In the Liturgy of James there is a prayer of the incense, done at the beginning. this prayer, after praising the Sovereign Lord Jesus Christ as Word of God and so one, asks the Lord to accept from the worshippers `this incense as an odor of a sweet smell, and make fragrant the evil odor of our soul and body, and purify us with the sanctifying power of Thy all-holy Spirit.'

The Liturgy of St. James has references to the blameless life of the saints and prays to the Lord that the worshippers find favor with the saints:

Remember, O lord, according to the multitude of Thy mercy and compassion, me also, Thy humble and unprofitable servant; and the deacons who surround Thy holy altar, and graciously give them a blameless life, keep their ministry undefiled, and purchase for them a good degree, that we may find mercy and grace, with all the saints that have been well pleasing to Thee...

At one place in the Liturgy of Mark, the priest offers the incense, and says:

The incense is offered to Thy name. Let it ascend, we implore thee, from the hands of Thy poor and sinful servants to Thy heavenly altar for a sweet-smelling savour, and the propitiation of all Thy people.

At another place in the same liturgy, the priest offers incense, and says:

As Thou didst accept the sacrifice of our father Abraham, the incense of Zacharias, the alms of Cornelius, and the widow's two mites, accept also the thank-offerings of these, and give them for the things of time the things of eternity, and for the things of earth the things of heaven.

One of the prayer requests was that the Lord uproot idolatry from the world.

In the Liturgy of St. Adaeus and St. Maris, we find the priest putting on the incense, and saying this prayer:

O Lord, Lord, grant me an open countenance before Thee, that with the confidence which is from Thee we may fulfil this awful and divine sacrifice with consciences free from all iniquity and bitterness. Sow in us, o Lord, affection, peace, and concord towards each other, and toward every one.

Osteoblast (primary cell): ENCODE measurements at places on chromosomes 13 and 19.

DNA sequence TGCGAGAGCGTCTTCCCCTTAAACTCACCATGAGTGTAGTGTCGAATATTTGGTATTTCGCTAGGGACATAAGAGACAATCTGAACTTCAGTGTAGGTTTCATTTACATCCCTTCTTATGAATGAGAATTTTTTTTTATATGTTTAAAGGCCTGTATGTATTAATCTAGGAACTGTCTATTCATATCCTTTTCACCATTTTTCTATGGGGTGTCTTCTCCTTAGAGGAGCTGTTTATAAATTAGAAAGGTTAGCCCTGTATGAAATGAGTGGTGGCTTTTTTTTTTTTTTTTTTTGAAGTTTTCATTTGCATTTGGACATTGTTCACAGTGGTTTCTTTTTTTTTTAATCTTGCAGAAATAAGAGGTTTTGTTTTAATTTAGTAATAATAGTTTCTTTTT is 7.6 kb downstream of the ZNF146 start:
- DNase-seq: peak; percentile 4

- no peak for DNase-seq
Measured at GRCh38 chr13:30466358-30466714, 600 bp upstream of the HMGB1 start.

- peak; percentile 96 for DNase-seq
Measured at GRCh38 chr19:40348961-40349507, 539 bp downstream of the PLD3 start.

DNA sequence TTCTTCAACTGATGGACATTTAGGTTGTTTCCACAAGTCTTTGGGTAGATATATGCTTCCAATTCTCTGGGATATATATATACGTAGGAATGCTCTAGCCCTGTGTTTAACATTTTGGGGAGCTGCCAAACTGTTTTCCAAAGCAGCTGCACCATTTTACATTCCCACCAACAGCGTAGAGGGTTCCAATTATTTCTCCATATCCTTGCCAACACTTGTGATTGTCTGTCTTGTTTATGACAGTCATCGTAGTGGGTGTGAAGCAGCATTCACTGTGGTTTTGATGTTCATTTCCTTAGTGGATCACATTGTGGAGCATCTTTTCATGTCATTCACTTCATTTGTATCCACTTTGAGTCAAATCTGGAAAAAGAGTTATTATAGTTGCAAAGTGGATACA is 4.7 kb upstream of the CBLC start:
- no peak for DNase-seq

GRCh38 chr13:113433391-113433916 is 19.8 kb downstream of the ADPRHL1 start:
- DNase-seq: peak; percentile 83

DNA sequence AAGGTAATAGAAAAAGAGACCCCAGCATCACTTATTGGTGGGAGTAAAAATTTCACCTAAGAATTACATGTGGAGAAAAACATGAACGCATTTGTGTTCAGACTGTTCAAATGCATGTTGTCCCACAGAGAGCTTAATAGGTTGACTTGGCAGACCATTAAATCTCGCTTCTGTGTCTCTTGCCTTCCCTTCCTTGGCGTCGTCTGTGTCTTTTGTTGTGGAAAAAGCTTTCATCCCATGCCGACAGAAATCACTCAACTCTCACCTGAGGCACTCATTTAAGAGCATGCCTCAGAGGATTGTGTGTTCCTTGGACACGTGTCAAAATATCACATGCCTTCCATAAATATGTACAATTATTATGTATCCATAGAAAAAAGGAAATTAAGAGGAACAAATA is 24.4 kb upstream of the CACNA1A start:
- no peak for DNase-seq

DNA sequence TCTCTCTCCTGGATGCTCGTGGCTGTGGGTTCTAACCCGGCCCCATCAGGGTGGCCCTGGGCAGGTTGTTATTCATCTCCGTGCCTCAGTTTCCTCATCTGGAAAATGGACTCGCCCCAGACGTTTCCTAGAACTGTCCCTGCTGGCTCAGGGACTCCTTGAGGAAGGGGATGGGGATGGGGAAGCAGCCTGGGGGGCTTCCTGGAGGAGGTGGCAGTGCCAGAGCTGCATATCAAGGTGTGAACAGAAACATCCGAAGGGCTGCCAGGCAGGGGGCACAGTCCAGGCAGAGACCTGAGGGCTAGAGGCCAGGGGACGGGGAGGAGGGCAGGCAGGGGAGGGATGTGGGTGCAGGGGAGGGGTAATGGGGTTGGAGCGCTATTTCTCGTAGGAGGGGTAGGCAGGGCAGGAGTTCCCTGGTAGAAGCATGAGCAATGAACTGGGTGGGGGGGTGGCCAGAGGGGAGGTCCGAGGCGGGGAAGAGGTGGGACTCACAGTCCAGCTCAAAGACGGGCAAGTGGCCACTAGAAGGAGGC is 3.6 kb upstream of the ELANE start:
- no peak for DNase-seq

The above liturgy provides also for the priest to say a prayer in secret. The secret prayer, however, was just a praise of the Lord, exalting him by enumerating the fact that the hosts of angels and spirits worshipped him.

Eusebius the Church Historian

Eusebius (A.D.260-339 or 265-340) is considered to be a very important writer for various reasons. He wrote the first church history, recording events of importance beyond what was recorded in the Acts of the Apostles. In addition, he wrote extensively on various aspects of theology as well. His writings were not considered to be original, but were full of information which helped understand the course the Christian theology took.

There is, however, a true and solid merit which marks his works almost without exception, and raises them above the commonplace. His exegesis is superior to that of most of his contemporaries, and his apologetics is marked by fairness of statement, breadth of treatment, and instinctive appreciation of the difference between the important and the unimportant points under discussion, which give to his apologetic works a permanent value (McGiffert 1890:26-27).

The Church History of Eusebius aims at covering the period from A.D. 1 to 324. (In the original version of this article, I gave a brief introduction in the beginning to the times of Emperor Constantine who ruled as Roman emperor from A.D.306 to 337 and who was the first Christian emperor.) Since this work aims at recording the history, and is not intended to be an apologetic work, there is not much reference to arguments against idolatry. However, while presenting information on the progress of the spread of Christianity and while presenting short sketches of the martyrs, saints, kings and other personages, Eusebius makes it a point, on occasions, to refer to what happened to idolatrous practices during the time of his reporting. Eusebius makes references to heresies of the period reported, and the heroic exploits of Christian personages.

We come to know from Eusebius' History the importance given to the martyrs, the construction of shrines for the martyrs and many other matters relating to Christian practices and beliefs of the period reported.

Eusebius' References to Idolatrous Practices

We give below some directly relevant references against idolatrous practices of the time.

When the emperor Constantine, the first Christian emperor, entered Rome in triumph, Eusebius writes,